Use this URL to cite or link to this record in EThOS: http://ethos.bl.uk/OrderDetails.do?uin=uk.bl.ethos.684366
Title: Complex interventions in a mental health setting : using a pragmatic randomised controlled trial (TREAD) to evaluate an innovative non-pharmacological treatment for depression
Author: Chalder , Melanie Jane Emma
Awarding Body: University of Bristol
Current Institution: University of Bristol
Date of Award: 2013
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Abstract:
Depression is a common and disabling condition which is often treated with antidepressant medication within the primary care setting. There is growing interest in the possibility that non-pharmacological treatments such as physical activity could lead to a reduction in depressive symptoms. A pragmatic, multi-centre, two-arm, parallel, individually-randomised controlled trial investigated the effectiveness of a facilitated physical activity intervention as an adjunctive treatment to usual care for adults presenting to general practitioners with depression. The intervention comprised three face-to-face sessions and ten telephone calls with a Physical Activity Facilitator over an 8-month period. The primary outcome was depressive symptoms assessed using the Beck Depression Inventory at 4-month follow-up. Secondary . outcomes included quality of life, prescription and use of antidepressants and physical activity at 4-, 8- and 12-months post-randomisation as well as longer term depressive symptoms measured at the 8- and 12-month end-points. 361 patients with a depression diagnosis were recruited from 65 general practices in Bristol and Exeter. Adherence to the intervention was good, with 71 % of those offered the additional treatment receiving an 'adequate dose'. The primary comparative analysis indicated an adjusted between-groups difference in means of -0.54 points (95% CI -3.06 to 1.99; p=0.68) on the Beck Depression Inventory at 4-month follow-up. There was no evidence that the intervention influenced the prescription or use of antidepressants or made any impact on quality of life at any stage. However, there was a significant increase in the amount of physical activity reported by the intervention group (OR = 2.27, 95% CI 1.32 to 3.89; p=0.0003) over the course of the 12-month trial compared to the usual care group. It was clear that adding a facilitated physical activity intervention to usual care did not benefit depression outcomes and that, consequently, it should not be recommended as a treatment option within UK primary care.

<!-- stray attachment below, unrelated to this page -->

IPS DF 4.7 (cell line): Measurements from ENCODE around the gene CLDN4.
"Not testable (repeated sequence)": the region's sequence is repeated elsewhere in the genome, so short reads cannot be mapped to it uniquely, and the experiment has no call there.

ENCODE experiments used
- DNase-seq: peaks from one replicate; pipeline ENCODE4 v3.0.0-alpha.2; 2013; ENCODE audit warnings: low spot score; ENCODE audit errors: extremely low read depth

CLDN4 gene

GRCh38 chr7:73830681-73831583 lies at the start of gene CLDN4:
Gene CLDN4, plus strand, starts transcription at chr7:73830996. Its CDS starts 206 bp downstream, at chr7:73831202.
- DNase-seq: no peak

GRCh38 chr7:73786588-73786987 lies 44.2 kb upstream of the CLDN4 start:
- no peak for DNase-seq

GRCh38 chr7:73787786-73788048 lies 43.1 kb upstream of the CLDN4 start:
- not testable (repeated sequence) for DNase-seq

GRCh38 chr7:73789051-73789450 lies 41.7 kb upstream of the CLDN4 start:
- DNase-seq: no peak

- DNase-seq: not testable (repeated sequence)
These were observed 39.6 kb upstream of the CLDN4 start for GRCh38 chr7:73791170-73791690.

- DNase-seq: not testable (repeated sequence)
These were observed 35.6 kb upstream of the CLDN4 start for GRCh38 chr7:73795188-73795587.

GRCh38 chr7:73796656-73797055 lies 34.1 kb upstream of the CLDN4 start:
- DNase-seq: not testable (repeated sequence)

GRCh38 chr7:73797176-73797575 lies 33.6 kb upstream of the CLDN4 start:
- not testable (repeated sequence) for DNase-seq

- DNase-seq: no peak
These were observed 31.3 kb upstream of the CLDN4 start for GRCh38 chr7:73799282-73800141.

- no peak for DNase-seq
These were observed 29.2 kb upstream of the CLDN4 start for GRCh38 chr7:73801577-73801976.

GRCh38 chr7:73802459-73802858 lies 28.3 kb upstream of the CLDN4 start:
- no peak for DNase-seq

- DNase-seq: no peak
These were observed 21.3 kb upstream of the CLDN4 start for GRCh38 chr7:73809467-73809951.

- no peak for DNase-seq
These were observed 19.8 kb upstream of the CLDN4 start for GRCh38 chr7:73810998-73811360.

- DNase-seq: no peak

Supervisor: Not available Sponsor: Not available
Qualification Name: Thesis (Ph.D.) Qualification Level: Doctoral
EThOS ID: uk.bl.ethos.684366  DOI: Not available
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